Borscht recipes are a dime a dozen.
This may not be the smartest thing to tell you at the beginning of a post giving you yet another borscht recipe. But it’s the truth – each Slavic family has its own borscht recipe, its own way of mixing together beets and potatoes and water and cooking it all slowly, so it melds into one bright symphony. Each family has its own secrets.
And today, I’d like to share with you Greg’s father’s vegetarian Ukrainian borscht.
I told you about Terry before. Along with his cucumber salad and piles of books on the dining room table, this borscht was one of the first things about Greg I discovered, one of the first things that told me I belong with the boy sitting across me at dinner. One of the first things that made me feel at home in the blue house on Queenston.
Though so different from the borscht we make at home, Terry’s vegetarian Ukrainian borscht was a creation so rooted in tradition, so mired in generations of life off the land and your pantry, that it sang to me in its own way. Though so different from what I thought was right, I was surprised to see that Terry’s borscht wasn’t wrong. And perhaps, that was the first step on the road to my becoming a more open-minded, accepting adult (ha!….)
Terry’s vegetarian Ukrainian borscht is so thick with vegetables, you can barely drag a spoon through it. It’s got a lovely balance of tart vinegar and natural sweetness from the beets, and a melange of textures from carefully diced carrots, potatoes, onions and, the secret ingredient, a mix of frozen vegetables. It’s vegan and gluten-free, but no Furmaniuk would dream of eating it without a generous dollop of sour cream. In short, it’s a borscht recipe that deserves to be made a part of your regular soup repertoire.
I’ve been planning on sharing with you Terry’s vegetarian Ukrainian borscht recipe for a year now. So this Christmas, when everyone but Terry and I went to watch the new Star Wars, I watched him make it. I followed his movements closely as he chopped onions, and as he added vegetables to the pot, and as he measured out his vinegar. I couldn’t help myself and added a few additions of my own – fresh dill instead of dry, a bay leaf and some allspice. But mostly, I watched Terry, and I memorized.
So when I came home, I immediately set to work on making Terry’s Ukrainian vegetarian borscht. Amidst unpacked suitcases and bags of groceries, I stood at the counter chopping beets and steaming up my windows. I sang Russian songs and danced a little. I felt joy.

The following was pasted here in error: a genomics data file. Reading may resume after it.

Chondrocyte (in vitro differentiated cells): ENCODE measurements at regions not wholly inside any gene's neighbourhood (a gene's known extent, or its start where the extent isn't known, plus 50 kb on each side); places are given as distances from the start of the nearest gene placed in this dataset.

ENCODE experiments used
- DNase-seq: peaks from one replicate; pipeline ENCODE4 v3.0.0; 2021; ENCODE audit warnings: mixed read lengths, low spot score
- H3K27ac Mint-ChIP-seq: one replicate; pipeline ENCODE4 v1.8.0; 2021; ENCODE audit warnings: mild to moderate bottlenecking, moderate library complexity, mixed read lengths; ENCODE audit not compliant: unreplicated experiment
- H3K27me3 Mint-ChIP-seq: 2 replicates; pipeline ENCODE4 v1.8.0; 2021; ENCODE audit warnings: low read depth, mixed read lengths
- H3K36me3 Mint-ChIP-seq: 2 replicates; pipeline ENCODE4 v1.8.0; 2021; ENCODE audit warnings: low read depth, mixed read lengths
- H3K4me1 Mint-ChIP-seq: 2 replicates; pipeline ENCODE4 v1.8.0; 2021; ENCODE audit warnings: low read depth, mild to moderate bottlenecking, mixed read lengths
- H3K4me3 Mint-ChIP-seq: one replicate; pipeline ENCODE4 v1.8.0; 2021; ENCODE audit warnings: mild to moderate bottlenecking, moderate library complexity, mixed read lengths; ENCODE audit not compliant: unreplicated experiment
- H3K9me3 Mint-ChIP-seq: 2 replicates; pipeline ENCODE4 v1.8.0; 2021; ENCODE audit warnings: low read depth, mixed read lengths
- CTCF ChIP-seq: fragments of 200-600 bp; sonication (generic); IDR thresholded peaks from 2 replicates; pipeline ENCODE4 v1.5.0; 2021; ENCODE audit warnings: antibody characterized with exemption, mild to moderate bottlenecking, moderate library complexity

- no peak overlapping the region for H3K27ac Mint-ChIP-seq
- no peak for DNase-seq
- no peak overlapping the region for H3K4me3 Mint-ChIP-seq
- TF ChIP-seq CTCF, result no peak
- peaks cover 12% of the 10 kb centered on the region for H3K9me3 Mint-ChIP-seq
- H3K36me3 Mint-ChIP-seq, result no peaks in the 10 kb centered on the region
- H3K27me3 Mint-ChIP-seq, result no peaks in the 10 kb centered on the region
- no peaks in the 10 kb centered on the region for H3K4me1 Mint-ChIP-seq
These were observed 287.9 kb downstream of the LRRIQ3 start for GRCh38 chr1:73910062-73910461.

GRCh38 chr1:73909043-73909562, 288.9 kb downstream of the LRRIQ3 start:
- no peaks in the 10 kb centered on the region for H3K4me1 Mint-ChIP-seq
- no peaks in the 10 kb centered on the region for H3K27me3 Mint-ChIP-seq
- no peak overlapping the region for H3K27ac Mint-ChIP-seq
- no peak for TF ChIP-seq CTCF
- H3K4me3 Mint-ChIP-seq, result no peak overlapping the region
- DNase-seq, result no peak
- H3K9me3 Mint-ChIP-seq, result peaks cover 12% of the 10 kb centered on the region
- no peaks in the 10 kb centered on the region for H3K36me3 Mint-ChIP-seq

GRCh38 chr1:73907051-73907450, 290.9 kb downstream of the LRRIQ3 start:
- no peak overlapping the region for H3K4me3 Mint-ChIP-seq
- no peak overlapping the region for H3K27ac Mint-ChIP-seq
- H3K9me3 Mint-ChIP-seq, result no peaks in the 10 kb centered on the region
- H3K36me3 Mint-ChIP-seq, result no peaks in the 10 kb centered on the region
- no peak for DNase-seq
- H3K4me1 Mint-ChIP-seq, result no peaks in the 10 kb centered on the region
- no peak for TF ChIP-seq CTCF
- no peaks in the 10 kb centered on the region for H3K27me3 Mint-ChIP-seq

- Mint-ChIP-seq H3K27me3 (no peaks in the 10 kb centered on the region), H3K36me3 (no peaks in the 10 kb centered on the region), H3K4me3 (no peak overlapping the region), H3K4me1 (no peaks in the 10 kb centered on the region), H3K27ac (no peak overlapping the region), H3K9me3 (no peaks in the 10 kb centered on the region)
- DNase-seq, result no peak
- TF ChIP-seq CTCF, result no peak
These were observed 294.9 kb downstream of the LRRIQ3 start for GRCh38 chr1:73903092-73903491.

When I had my first taste of this soup, I knew I nailed it. This was it, Terry’s mythical vegetarian Ukrainian borscht. With this recipe, I fell in love with Greg; with this recipe, I knew I could cement his love to me. I ladled out soup and dropped a dollop of sour cream into his bowl, sprinkling fresh dill on top.
I carried the bowls triumphantly over to the kitchen, setting them on the inlaid mosaic table in the living room. I gave Greg a spoon and watched the smile spread on his face as he had his first sip. I rejoiced as he nodded solemnly, savouring each bite, each carefully selected seasoning, each note.
And then I sat there in horror as he said the next few words, my jaw dropping with each syllable:
“But you know, my dad always cuts his vegetables into matchsticks, as they do in Western Ukraine. This is how you know this borscht was made by an insolent Eastern conqueror.”
Trust me though – what this borscht lacks in authenticity, it more than makes up for in flavour and ease of preparation. Whether you chop your vegetables into a fine dice, or carefully cut them into matchsticks, this borscht deserves to be made. Promise me that.
If you are looking for more Russian recipe inspiration, then you’re in luck! I will be taking over the Huffington Post Canada Living Instagram account all of this week, and showcasing some of my favourite Russian and Israeli recipes! Please follow my #huffposttakeover exploits over on the HuffPost Canada Living Instagram, January 18 to 22!
- 2 beets, peeled and diced into small cubes
- 1 large onion, peeled and diced into small cubes
- 4 garlic cloves, minced
- Two carrots, peeled and diced into small cubes
- 6 cups water
- 2 potatoes, peeled and diced into small cubes
- 2 cups chopped frozen vegetables mix (or 1 cup frozen green peas)
- Bay leaf
- 5 whole allspice
- White vinegar, to taste (start with ⅛ cup and add as needed)
- Salt & pepper to taste
- Dill, fresh or dry, to taste (start with 1 teaspoon dry dill or half a bunch of fresh dill)
- Fresh parsley and/or cilantro, optional
- Sour cream, optional
- Add vegetable oil to a heavy-bottomed pot. Add beets and sauté until a bit softened, about 30 minutes, covering after 10 minutes. Uncover, add carrots and sauté an additional 15 minutes. Add onions and garlic, add sauté another 10 minutes before adding the potatoes and water. Cover, increase heat and bring to a boil. Once boiling, add bay leaf and allspice peppercorns, reduce heat to medium and let everything cook together until all vegetables are soft, about 20-30 mins. Add frozen vegetables and chopped herbs. Taste, and season with vinegar, salt and pepper, as needed.
- You can eat the borscht right then, thought its best allowed to rest overnight for the flavours to come together. Serve with sour cream and more herbs.